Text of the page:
A third-culture kid (TCK / 3CK) or trans-culture kid is "someone who, as a child, has spent a significant period of time in one or more cultures other than his or her own, thus integrating elements of those cultures and their own birth culture, into a third culture."


Sunday, June 26, 2011

The Fall In Lycée Claudel

I began to find structure in Gillespie in an attempt to claim my own happy place. My parents had given me for the first time the freedom to decide how I wanted to decorate my room, either with posters, pictures and anything else I wanted as long as it was deemed appropriate by our local government. I had grown out of my toys which were donated in Chile. Now I had more space to organize my clothes, shoes, and a special place for my GI Joes. These were not toys. They were recreational action figures for pre-teens. Nothing to be embarrassed about there. I had some space for my radio - music always has been an important element in my life - that I often tuned to follow KOOL FM 93.9. At this point, I started to experience some of the popular music hitting the waves and followed new music on a regular base. Home was feeling like home oddly enough, but a new challenge was coming and I had to face it head on: a new school.

The timeless structure of the Lycée Claudel, Old Riverside Drive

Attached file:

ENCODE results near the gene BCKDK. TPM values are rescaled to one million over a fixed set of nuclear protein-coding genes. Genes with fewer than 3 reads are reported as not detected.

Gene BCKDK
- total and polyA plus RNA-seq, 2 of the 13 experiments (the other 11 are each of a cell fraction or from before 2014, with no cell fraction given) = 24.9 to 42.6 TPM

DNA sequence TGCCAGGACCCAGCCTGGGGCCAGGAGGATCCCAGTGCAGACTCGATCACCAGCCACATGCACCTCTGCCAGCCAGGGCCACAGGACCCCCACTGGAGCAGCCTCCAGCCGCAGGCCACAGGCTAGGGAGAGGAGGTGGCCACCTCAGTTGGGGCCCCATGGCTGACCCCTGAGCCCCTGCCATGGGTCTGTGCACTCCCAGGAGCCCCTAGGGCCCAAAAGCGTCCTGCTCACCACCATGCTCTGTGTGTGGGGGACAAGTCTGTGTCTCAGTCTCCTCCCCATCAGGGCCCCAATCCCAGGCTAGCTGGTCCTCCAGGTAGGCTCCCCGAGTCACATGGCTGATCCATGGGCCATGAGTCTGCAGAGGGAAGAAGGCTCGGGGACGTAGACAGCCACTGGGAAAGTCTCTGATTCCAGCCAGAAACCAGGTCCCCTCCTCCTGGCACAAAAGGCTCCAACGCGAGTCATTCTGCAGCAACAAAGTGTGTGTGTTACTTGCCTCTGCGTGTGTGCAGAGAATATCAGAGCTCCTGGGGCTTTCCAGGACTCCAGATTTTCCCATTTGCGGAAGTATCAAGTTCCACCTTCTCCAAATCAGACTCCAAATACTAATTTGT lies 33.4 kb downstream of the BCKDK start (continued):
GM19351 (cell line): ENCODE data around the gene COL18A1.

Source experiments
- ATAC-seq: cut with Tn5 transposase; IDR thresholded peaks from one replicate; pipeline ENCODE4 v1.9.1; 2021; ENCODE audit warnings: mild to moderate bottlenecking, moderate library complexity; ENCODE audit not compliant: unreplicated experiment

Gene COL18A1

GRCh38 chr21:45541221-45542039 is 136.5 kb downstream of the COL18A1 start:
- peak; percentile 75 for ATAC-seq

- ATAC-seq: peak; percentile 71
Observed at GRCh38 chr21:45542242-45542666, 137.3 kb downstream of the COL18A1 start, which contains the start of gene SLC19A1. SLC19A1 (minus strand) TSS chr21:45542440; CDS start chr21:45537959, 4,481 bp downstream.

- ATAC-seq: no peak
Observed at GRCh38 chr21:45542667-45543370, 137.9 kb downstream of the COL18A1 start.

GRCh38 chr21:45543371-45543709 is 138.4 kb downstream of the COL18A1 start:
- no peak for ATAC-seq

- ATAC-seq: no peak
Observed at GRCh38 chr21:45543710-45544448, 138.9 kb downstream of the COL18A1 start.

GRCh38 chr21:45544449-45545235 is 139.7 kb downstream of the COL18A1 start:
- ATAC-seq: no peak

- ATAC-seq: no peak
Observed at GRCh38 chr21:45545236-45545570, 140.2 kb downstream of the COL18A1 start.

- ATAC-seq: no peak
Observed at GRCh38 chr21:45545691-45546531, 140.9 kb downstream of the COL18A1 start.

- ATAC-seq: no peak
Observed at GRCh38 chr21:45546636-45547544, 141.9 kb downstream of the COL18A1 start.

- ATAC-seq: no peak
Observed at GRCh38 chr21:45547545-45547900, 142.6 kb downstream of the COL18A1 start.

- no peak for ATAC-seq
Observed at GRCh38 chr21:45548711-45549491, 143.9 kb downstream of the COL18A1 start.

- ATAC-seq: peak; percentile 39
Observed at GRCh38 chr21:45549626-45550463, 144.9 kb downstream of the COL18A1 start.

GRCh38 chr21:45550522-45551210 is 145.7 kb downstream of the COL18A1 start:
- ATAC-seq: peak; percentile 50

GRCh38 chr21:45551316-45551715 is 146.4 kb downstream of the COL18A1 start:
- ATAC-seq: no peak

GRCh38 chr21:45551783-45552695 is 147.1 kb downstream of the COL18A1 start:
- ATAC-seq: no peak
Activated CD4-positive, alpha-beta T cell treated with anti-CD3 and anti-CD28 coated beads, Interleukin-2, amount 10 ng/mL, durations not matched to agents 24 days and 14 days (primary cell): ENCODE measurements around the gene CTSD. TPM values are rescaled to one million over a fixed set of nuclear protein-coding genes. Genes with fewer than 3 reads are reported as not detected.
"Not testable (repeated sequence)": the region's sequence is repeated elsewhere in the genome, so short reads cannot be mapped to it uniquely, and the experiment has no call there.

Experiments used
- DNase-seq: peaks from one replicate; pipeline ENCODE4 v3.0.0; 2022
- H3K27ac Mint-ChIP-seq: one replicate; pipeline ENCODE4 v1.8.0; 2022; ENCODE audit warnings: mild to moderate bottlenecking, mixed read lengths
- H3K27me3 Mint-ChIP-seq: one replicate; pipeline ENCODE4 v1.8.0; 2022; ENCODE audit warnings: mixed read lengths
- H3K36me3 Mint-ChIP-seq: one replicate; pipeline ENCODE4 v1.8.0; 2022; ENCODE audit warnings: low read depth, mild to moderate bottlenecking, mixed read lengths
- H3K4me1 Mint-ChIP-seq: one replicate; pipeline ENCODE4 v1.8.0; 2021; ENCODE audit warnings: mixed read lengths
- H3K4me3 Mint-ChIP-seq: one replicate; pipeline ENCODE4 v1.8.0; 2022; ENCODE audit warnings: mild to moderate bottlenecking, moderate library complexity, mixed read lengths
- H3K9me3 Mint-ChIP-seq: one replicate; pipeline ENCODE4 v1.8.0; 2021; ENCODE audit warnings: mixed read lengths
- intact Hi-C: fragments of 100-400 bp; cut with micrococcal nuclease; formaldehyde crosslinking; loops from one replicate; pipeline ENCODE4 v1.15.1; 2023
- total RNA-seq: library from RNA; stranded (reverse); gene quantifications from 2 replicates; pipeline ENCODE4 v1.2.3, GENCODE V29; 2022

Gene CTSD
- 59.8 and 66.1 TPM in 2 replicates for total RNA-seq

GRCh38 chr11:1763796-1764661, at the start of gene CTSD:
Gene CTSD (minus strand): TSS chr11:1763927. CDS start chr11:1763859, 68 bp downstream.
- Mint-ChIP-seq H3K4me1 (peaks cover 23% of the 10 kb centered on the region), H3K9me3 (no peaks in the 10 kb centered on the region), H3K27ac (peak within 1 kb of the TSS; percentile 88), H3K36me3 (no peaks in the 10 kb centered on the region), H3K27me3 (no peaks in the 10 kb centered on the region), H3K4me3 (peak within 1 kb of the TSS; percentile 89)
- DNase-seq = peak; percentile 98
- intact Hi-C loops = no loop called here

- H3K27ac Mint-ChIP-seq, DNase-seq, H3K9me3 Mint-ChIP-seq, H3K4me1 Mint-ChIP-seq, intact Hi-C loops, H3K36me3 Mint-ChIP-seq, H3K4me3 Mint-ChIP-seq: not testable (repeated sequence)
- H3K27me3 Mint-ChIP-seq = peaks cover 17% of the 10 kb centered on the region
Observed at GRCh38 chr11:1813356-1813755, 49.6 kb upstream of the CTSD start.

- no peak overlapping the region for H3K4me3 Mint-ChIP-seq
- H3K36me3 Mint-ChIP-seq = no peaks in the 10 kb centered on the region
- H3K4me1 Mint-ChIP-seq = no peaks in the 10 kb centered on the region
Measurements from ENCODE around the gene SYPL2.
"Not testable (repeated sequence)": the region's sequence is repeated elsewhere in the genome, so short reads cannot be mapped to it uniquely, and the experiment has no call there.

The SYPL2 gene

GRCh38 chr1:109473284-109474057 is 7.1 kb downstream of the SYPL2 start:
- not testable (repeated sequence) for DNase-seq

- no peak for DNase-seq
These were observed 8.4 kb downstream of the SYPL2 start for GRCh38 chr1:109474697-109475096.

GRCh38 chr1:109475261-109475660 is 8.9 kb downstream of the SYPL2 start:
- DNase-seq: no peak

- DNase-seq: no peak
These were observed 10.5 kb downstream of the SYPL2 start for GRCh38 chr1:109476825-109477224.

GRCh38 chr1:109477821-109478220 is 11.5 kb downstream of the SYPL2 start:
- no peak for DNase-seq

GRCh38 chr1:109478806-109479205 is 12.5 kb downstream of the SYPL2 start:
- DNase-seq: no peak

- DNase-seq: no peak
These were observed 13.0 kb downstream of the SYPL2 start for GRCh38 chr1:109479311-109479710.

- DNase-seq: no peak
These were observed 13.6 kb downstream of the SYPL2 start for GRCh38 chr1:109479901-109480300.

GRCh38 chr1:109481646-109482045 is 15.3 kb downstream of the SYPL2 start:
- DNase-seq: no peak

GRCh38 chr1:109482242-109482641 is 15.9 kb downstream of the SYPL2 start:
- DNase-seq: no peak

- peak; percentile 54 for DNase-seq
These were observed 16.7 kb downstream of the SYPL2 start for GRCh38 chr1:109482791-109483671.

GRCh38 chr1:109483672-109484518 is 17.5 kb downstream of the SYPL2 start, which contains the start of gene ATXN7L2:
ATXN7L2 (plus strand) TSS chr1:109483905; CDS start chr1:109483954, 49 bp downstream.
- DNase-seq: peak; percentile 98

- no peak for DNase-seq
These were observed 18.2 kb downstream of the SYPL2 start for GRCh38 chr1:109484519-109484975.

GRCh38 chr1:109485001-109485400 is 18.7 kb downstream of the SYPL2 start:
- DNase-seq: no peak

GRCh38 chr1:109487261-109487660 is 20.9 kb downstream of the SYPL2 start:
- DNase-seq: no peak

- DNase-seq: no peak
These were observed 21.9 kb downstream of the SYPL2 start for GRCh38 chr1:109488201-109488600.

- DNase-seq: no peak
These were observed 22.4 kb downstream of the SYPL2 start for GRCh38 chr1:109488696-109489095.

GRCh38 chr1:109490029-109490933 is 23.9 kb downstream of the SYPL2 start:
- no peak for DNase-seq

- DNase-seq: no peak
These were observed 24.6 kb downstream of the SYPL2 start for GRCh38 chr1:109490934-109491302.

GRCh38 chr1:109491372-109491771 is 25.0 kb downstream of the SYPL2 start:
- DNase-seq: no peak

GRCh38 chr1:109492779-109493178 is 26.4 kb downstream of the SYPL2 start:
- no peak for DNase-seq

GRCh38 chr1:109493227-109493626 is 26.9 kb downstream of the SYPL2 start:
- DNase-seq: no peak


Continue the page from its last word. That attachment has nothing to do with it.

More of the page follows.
The school where my brother and I had been enrolled was once more a French school following a strict curriculum, called Lycée Claudel. The mission on my first day was front and foremost to survive the experience. I was not interested in calling attention to myself or trying to rule the school from day one. The first day was brutal. Those knots and butterflies I had when I started in Santiago were back with a vengeance. I was instructed to head to an assembly room of sorts, which, at the time, seemed dark and lifeless. There were several pillars, if memory serves me right and on each of these were different class lists where students had to find their names and line-up in front of them. Once I found my group, I had an urge to stay away from the rest of the classmates until someone would come get us and walk us to our classroom. I had never been so shy in my life. What happened to the William who was a people person and had no problems hanging out with anyone, regardless of their click. All I could notice were a bunch of kids my age chatting up the storm and feeling an overwhelming powerlessness to introduce myself. I stood back trying to not call attention to myself, thinking all my new colleagues had probably gone through many years of schooling together. I was an outsider now.